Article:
The muscular system is made up of the striated muscles, skeleton together with the skeletons connective tissues, joints, and cartilage. The skeleton is held together by bands and ligaments that form anchors and levers for the muscles. The tendons are composed of thousands of collagenous threads that feed good circulation and many nutrients for it to work.
The skeleton of an adult horse is made up of 205 bones and a lot of cartilage. The skeleton has both a supporting function and keeps a reserve of calcium and phosphorous. A part of the bone, the bone marrow, creates red and white blood cells. Bones are an elastically living tissue, which are broken down and built up during the life of an organism.
During exercise, the form and quality of the bones adapt to the demands that are required. This happens in adult horses as well. It takes longer time to train the bones than muscles. That is why the bone tissue is very sensitive to overtraining, especially in growing foals.
Joints are the agile anchors for the skeleton. They give both stability and agility. Where the skeleton meets in pivot holes, the bone is covered in joint cartilage and imbedded in the joint capsule. The joint capsules outermost parts are made up of collagenous threads.
Joint cartilage is absent of nerves and blood vessels. That is why it gets all its nutrients from the synovial fluid inside the joint capsule. The synovial fluid supplies the joint cartilage with nutrients and prevents infection. It also lubricates the joints during motion.
In healthy joints, friction is less than between an ice skate and ice, only a tenth of what can be achieved with ball-bearings and butter.
The horse’s front legs are connected to the upper body with only muscles and tendons. The horse does not have a collarbone, which means the muscle tissue serves as ”shock absorbers”. The shoulder blade lies somewhere between the side of the body in the shoulder of the front leg and contributes to lengthening the step and making motions more elastic.
If muscles are tense due to poor blood circulation or inflammatorily processes, the horse will more easily be affected by strains on the skeleton. The back legs are propulsive, and at the point where the bone sticks out from the body a knee joint and knee cap imbedded in strong muscles can be found. From the hock joint and downwards, like in the front leg, tendons and ligaments are found that help good circulation.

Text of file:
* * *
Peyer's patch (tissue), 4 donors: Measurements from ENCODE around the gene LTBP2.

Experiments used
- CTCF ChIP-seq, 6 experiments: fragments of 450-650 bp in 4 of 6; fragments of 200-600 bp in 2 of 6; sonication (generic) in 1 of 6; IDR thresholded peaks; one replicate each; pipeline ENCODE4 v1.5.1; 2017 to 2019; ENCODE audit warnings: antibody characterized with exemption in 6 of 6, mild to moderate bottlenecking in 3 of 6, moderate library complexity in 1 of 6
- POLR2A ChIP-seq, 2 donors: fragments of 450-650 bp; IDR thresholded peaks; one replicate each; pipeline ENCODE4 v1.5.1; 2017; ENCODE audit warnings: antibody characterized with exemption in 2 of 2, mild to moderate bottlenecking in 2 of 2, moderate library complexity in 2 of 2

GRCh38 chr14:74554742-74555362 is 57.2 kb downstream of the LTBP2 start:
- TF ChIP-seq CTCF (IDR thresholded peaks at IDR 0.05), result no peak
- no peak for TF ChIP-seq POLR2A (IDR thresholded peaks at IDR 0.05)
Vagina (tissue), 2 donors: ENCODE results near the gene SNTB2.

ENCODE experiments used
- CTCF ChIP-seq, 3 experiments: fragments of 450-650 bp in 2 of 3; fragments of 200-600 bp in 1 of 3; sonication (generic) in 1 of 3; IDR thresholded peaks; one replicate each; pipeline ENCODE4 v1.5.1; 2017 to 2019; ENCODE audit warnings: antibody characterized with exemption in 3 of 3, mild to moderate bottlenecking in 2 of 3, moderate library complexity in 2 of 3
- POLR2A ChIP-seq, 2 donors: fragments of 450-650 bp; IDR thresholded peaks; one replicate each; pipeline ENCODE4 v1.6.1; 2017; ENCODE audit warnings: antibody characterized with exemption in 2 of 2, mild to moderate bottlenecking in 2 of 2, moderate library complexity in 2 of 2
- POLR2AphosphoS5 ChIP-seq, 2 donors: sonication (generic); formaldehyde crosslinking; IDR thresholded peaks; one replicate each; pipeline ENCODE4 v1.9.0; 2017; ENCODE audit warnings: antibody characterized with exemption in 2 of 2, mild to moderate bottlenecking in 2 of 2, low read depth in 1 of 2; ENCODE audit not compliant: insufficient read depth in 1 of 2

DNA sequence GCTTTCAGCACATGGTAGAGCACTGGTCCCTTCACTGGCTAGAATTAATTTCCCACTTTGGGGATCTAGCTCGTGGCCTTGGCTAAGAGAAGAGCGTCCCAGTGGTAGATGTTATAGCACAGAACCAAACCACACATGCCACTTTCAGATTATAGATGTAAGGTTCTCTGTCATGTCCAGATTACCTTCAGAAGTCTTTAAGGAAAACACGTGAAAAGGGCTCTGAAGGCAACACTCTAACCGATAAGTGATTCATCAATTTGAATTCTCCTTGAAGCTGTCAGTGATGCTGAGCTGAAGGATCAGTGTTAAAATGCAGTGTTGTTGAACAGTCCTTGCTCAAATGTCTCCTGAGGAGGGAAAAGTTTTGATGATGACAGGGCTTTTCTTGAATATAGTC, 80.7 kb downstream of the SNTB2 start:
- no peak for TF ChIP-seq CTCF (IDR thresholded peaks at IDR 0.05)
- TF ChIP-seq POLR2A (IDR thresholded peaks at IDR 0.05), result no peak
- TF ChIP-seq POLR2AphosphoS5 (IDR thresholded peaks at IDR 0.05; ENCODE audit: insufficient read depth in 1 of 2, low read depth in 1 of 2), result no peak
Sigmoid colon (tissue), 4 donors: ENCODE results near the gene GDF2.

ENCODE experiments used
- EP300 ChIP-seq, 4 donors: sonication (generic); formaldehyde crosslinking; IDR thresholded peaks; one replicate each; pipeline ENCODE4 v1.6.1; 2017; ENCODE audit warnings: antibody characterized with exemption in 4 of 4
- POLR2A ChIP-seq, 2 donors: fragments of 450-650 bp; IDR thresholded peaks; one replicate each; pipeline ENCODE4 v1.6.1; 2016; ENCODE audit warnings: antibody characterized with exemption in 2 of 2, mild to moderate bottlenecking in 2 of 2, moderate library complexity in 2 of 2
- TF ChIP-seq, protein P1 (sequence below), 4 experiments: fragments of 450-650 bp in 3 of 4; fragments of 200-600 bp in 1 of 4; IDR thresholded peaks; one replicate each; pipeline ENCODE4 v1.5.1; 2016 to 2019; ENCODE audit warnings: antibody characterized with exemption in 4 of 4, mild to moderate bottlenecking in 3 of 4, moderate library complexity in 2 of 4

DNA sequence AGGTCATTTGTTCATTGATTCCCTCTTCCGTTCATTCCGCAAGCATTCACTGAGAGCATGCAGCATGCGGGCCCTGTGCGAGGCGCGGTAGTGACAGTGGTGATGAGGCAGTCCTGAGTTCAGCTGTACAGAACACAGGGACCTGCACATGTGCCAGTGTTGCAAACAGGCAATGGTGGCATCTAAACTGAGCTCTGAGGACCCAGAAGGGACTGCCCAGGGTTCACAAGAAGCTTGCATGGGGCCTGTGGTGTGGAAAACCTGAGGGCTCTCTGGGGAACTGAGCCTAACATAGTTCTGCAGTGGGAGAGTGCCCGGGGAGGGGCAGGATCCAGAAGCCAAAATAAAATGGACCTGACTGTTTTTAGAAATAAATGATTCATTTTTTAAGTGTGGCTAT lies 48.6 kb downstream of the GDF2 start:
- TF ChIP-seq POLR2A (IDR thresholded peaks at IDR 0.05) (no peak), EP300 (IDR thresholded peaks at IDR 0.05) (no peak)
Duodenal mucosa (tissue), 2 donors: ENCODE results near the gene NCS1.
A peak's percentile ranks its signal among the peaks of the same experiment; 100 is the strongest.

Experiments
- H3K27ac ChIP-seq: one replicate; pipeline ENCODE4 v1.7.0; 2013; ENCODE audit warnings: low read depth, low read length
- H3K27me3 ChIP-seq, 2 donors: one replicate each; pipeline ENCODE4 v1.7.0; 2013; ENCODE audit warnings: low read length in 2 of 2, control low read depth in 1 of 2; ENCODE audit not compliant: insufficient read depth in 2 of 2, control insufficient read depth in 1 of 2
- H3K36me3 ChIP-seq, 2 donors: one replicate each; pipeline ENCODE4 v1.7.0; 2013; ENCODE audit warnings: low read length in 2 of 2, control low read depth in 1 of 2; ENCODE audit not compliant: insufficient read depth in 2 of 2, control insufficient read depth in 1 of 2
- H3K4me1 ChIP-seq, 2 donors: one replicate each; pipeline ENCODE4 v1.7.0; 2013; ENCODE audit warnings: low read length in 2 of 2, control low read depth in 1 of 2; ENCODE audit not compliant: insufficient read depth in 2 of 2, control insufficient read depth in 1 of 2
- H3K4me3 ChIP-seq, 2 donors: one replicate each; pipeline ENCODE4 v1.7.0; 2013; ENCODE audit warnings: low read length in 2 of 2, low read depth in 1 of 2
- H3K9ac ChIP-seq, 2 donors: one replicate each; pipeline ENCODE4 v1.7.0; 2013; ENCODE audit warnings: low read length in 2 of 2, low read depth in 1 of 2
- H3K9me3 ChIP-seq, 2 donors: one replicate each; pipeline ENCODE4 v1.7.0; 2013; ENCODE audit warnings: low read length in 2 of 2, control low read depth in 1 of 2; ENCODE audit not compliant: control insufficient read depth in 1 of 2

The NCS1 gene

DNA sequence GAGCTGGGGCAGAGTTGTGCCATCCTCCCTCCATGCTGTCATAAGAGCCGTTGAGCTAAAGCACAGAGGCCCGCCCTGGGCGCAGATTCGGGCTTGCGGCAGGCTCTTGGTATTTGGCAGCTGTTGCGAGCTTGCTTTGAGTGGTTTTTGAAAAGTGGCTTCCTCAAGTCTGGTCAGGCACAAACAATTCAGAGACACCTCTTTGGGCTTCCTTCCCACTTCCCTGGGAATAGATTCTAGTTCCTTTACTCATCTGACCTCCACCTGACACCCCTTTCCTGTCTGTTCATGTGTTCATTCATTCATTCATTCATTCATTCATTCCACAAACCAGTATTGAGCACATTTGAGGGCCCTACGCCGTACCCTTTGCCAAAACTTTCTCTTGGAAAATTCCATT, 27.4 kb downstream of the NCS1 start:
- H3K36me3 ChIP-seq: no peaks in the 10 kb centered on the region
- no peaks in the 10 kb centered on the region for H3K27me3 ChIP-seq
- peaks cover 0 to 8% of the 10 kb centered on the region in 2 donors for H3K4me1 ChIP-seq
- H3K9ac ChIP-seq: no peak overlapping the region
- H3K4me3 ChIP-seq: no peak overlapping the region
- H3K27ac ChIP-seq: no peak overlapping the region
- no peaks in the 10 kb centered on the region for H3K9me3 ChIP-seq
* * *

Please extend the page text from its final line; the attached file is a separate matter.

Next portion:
In connection to joints, and even other places, there are bursa. They decrease the friction between muscles and bone. A bursa can stand in connection to the joint socket through a pathway, or be independent. The bursa is composed of a connective tissue capsule that has a fluid that is similar to the synovial fluid. The bursas size vary. The smallest are microscopic whilst the largest have a diameter of several centimetres. Inflammation in one of the bursa can give bursa a symptom, like a joint inflammation. When it gets inflamed it increases in volume and exerts a lot of pain.
The horse’s muscles are well developed and adapted for quick movement. Muscles are grouped together at the top of the leg and transition into tendons and ligaments from the carpal down to the hock joint. The skeletal muscles are composed of muscle fibres and connective tissue. Muscles work in pairs. Every muscle has an antagonistic counterpart. When a muscle contracts, the antagonist relaxes. These contractions and relaxation bend the joint and produce motion.
KEEP THE HORSES MUSCULOSKELETAL SYSTEM HEALTHY
It is usual for horses that train and compete to get frequent injuries due to acidification with effect on muscles, joints, ligaments, and tendons due to inflammatorily processes occurring. An acidic body can also create deposits of calcium from the skeleton which can cause strains on the vertebrae. Many competitive horses break bones due to decalcification. Poor blood flow can also happen, which minimizes build-up of synovial fluid and the joints get dry.
GLUCOSAFOR, MSM, ROSEHIPS AND PÄLSoHOV supports a healthy muscular and skeleton system in the horse.